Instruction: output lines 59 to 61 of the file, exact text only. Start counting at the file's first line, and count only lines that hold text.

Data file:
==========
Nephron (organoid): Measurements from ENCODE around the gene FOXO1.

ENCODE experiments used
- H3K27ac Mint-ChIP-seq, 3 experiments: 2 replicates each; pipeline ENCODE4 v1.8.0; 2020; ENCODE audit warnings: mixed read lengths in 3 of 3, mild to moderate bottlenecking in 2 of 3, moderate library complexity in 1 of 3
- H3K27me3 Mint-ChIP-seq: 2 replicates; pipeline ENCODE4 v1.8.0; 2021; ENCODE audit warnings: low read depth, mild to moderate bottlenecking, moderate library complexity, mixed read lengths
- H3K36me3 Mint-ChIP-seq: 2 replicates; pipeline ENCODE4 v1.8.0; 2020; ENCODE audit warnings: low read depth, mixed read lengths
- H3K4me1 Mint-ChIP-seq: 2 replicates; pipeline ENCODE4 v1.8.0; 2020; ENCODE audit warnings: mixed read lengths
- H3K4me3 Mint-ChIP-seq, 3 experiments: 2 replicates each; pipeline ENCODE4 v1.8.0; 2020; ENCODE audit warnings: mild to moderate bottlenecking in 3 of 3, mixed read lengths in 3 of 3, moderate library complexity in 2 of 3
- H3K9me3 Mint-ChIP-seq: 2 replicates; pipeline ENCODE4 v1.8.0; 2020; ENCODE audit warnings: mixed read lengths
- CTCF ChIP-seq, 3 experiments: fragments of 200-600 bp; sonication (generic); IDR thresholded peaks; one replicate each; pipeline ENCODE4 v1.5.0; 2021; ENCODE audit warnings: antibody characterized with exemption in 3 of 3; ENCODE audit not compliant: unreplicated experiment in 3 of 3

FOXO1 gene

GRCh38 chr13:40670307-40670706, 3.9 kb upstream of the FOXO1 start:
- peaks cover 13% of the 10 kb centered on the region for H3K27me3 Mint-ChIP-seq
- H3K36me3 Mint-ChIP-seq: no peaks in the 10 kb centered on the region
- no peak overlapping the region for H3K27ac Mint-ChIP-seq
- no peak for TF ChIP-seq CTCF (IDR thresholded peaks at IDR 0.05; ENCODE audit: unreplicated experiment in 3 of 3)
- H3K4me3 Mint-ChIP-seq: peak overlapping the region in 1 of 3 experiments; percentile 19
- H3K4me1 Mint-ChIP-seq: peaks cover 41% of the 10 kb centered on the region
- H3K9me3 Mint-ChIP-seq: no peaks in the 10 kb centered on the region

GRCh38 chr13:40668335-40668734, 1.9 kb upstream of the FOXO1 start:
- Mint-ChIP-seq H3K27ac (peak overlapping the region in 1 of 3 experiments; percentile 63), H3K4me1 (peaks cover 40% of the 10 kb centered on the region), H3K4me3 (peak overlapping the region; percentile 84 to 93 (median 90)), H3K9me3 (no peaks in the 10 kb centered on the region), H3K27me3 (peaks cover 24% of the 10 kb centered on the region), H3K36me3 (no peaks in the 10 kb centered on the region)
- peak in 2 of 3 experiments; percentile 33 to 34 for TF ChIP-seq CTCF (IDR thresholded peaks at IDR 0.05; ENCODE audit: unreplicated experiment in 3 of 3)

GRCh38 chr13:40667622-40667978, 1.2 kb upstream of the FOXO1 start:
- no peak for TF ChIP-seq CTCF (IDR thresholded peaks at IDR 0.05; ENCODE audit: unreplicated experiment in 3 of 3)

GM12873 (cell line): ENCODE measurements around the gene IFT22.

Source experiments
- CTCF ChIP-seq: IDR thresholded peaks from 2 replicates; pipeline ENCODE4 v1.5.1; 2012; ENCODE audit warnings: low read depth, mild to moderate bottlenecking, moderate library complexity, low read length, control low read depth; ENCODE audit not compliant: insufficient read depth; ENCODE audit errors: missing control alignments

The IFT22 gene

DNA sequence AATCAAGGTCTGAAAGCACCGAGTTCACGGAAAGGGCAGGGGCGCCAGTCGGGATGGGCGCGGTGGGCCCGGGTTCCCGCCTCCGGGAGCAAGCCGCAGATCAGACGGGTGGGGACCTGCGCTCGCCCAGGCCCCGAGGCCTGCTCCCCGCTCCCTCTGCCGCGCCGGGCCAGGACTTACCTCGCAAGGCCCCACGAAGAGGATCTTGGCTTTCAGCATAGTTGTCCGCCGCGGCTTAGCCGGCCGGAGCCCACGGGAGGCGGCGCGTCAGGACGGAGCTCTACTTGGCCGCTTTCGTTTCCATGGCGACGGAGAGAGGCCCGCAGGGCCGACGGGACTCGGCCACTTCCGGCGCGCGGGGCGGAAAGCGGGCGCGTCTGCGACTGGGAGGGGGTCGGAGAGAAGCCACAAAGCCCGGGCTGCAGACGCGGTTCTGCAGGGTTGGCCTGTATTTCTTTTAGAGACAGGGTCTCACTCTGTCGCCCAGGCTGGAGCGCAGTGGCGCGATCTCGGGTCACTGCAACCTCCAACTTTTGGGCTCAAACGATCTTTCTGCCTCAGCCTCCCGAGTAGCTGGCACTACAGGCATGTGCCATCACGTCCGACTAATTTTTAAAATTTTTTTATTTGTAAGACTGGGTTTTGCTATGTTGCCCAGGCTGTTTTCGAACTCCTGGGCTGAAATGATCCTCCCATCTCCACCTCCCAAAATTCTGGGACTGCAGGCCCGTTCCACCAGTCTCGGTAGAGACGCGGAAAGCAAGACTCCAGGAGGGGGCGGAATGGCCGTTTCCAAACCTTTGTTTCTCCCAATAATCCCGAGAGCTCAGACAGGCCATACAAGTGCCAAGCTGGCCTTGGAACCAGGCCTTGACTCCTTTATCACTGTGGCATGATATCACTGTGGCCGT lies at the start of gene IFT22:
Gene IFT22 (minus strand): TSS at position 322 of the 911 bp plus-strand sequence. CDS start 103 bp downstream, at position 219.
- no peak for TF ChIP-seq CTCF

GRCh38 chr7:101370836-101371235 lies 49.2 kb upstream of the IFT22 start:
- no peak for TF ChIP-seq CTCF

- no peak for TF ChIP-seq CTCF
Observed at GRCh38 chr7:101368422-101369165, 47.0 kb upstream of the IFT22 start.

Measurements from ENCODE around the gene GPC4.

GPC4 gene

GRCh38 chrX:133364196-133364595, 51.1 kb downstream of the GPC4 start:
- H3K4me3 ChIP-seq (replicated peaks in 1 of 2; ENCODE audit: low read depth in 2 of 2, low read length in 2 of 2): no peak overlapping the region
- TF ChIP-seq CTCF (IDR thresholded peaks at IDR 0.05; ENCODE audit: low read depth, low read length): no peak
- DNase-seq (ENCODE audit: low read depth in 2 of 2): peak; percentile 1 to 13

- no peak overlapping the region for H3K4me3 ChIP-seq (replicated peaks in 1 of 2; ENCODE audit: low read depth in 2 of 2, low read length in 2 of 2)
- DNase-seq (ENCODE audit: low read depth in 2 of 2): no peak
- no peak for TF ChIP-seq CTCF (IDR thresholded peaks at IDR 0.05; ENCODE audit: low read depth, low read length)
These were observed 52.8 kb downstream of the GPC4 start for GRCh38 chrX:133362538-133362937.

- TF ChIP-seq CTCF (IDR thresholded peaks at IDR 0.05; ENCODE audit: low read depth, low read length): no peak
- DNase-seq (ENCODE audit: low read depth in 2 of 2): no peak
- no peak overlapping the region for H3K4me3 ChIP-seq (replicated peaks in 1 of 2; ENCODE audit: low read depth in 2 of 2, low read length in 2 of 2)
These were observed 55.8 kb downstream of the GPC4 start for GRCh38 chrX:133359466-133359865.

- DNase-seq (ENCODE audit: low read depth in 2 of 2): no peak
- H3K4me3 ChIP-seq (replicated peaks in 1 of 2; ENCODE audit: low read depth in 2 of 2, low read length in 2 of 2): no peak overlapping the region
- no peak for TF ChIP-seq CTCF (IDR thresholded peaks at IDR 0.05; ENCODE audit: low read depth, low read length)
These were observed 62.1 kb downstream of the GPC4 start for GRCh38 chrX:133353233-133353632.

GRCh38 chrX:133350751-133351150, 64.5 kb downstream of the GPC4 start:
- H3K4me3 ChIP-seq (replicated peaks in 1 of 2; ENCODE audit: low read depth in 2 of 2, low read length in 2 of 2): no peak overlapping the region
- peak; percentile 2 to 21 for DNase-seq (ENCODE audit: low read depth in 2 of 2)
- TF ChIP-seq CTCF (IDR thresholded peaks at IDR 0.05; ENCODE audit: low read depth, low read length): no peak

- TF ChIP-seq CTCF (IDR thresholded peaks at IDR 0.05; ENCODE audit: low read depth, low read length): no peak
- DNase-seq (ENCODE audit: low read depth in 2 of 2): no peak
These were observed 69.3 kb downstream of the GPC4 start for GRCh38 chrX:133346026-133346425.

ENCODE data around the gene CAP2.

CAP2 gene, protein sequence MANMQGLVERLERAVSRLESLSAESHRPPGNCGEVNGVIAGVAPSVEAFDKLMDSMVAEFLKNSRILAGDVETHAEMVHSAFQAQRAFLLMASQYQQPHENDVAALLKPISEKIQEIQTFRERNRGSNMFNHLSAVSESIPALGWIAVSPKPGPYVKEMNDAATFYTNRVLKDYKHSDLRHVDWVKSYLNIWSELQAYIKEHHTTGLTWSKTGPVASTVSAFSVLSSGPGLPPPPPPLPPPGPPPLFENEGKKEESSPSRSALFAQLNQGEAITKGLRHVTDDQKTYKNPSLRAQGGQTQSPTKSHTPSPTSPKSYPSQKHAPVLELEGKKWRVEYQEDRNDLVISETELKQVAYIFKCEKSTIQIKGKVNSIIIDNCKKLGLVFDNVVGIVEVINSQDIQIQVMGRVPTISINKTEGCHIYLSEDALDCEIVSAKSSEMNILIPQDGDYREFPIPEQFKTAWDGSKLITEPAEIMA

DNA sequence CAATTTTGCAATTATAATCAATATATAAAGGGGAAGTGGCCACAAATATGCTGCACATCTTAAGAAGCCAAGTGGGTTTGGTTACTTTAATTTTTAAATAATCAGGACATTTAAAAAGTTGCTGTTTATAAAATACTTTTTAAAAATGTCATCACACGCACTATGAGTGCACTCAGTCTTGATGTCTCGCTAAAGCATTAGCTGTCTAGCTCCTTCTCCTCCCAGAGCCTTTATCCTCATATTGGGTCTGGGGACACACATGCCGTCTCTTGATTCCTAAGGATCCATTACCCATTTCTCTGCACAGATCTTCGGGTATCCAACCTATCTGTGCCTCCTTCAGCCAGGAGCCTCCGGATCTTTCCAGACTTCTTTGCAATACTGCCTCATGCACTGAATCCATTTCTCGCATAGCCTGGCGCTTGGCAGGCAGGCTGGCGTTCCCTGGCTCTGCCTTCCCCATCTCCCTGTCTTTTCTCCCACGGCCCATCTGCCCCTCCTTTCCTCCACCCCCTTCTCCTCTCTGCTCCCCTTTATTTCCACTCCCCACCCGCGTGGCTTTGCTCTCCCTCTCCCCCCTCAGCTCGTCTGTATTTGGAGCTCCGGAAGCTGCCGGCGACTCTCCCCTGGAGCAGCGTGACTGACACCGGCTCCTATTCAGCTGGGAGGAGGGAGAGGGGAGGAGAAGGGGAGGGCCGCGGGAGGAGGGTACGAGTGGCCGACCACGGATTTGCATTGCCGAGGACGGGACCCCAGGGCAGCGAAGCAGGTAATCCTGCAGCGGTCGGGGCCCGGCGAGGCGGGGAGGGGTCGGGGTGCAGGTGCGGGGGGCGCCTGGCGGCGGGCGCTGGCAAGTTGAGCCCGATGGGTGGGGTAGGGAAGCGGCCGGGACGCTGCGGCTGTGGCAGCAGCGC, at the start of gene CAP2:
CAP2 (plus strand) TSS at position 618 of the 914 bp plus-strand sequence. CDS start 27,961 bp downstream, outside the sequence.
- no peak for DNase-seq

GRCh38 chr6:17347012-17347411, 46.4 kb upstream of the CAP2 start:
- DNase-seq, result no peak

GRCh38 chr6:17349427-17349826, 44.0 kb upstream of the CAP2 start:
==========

These were observed 69.3 kb downstream of the GPC4 start for GRCh38 chrX:133346026-133346425.

ENCODE data around the gene CAP2.

CAP2 gene, protein sequence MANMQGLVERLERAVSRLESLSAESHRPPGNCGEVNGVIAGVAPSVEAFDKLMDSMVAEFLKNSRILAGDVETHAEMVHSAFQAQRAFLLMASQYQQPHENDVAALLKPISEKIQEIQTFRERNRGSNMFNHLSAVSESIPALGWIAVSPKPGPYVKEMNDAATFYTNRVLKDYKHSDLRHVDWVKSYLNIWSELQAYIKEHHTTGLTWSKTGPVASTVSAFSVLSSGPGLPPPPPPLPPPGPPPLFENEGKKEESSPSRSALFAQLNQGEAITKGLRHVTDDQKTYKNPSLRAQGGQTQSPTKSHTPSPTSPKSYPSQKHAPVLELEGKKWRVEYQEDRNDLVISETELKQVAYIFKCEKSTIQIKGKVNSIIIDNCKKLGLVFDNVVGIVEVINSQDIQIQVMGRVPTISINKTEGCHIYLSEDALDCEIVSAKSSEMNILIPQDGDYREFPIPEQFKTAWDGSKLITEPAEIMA